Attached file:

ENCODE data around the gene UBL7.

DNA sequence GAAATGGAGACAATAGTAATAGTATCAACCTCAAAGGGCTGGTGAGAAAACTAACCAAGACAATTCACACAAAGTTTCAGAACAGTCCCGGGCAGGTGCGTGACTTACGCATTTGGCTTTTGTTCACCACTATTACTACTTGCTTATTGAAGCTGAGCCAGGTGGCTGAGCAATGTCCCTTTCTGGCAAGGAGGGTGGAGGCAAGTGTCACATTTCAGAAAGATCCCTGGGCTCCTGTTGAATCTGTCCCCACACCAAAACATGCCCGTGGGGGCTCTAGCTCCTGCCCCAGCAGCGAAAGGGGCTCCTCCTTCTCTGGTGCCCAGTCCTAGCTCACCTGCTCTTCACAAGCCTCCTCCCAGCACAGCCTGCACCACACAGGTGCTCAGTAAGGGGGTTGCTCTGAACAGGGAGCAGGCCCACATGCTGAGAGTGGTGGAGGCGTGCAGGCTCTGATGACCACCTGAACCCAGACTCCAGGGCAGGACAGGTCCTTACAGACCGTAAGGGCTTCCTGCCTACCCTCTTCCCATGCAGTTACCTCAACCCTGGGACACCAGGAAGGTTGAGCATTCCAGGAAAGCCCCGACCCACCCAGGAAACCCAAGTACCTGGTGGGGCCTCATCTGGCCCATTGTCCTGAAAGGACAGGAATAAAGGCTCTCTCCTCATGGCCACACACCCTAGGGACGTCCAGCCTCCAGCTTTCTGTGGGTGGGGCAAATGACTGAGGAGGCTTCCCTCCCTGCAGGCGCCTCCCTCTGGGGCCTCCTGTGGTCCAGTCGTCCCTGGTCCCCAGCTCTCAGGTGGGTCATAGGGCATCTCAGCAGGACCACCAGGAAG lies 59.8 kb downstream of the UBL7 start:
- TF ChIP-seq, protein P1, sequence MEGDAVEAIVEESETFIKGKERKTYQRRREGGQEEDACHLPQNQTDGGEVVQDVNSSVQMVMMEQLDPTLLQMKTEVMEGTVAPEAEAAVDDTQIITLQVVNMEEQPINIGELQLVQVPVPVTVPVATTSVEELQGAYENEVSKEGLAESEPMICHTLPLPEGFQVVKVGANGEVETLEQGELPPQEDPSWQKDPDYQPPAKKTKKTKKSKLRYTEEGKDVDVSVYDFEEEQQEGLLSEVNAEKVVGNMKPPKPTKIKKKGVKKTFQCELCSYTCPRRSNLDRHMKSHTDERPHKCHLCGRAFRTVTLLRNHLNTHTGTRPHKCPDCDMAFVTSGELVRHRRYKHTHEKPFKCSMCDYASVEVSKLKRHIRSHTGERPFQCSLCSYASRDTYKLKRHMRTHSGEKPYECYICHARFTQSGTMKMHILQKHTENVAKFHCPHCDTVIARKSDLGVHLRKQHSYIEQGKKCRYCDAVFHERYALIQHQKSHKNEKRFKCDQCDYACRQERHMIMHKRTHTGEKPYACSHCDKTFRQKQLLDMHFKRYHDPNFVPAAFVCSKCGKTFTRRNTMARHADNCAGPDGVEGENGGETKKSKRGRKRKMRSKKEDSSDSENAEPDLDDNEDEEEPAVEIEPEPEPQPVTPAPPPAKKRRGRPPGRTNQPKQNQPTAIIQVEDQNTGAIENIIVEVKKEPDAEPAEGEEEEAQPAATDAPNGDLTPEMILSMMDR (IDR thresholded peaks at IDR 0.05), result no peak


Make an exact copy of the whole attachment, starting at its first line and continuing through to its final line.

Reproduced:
ENCODE data around the gene UBL7.

DNA sequence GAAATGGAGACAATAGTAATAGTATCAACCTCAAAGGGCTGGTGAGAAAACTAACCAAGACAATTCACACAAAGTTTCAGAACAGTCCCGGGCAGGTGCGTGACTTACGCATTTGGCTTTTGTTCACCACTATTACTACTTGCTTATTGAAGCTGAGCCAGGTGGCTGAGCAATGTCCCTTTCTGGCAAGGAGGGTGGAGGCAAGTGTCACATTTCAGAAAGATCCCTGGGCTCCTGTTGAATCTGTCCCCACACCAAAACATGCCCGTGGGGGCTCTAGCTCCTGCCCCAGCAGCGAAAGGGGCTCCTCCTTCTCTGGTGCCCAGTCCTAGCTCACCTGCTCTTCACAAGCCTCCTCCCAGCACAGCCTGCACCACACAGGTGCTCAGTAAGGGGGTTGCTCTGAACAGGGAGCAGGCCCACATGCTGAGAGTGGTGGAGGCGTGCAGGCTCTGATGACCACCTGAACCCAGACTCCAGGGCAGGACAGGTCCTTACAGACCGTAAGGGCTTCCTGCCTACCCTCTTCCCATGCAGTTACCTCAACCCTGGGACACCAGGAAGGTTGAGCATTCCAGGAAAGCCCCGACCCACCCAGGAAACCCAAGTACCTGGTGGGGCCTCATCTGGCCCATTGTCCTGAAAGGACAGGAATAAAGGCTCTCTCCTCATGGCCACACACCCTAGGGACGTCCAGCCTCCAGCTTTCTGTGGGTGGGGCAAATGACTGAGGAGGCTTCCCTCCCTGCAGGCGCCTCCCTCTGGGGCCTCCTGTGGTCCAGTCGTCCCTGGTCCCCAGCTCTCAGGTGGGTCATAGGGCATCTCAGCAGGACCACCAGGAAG lies 59.8 kb downstream of the UBL7 start:
- TF ChIP-seq, protein P1, sequence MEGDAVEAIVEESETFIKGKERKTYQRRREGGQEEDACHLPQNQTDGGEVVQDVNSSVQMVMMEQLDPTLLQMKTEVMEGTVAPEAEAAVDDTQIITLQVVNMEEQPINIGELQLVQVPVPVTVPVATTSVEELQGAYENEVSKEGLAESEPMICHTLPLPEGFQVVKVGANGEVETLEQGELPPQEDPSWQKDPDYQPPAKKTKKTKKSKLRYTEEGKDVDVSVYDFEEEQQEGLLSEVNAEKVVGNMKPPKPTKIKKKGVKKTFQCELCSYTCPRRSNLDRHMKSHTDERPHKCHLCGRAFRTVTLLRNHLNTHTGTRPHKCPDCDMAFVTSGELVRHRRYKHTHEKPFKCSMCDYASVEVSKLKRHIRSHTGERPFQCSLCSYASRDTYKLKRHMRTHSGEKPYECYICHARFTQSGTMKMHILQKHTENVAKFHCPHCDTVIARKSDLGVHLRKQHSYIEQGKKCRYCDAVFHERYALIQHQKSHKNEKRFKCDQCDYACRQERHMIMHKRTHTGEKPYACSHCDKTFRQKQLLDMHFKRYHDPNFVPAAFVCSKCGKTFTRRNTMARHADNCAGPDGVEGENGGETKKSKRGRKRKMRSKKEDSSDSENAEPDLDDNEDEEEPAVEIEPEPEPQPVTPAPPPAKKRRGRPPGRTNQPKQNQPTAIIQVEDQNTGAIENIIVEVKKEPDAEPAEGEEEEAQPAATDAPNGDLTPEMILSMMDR (IDR thresholded peaks at IDR 0.05), result no peak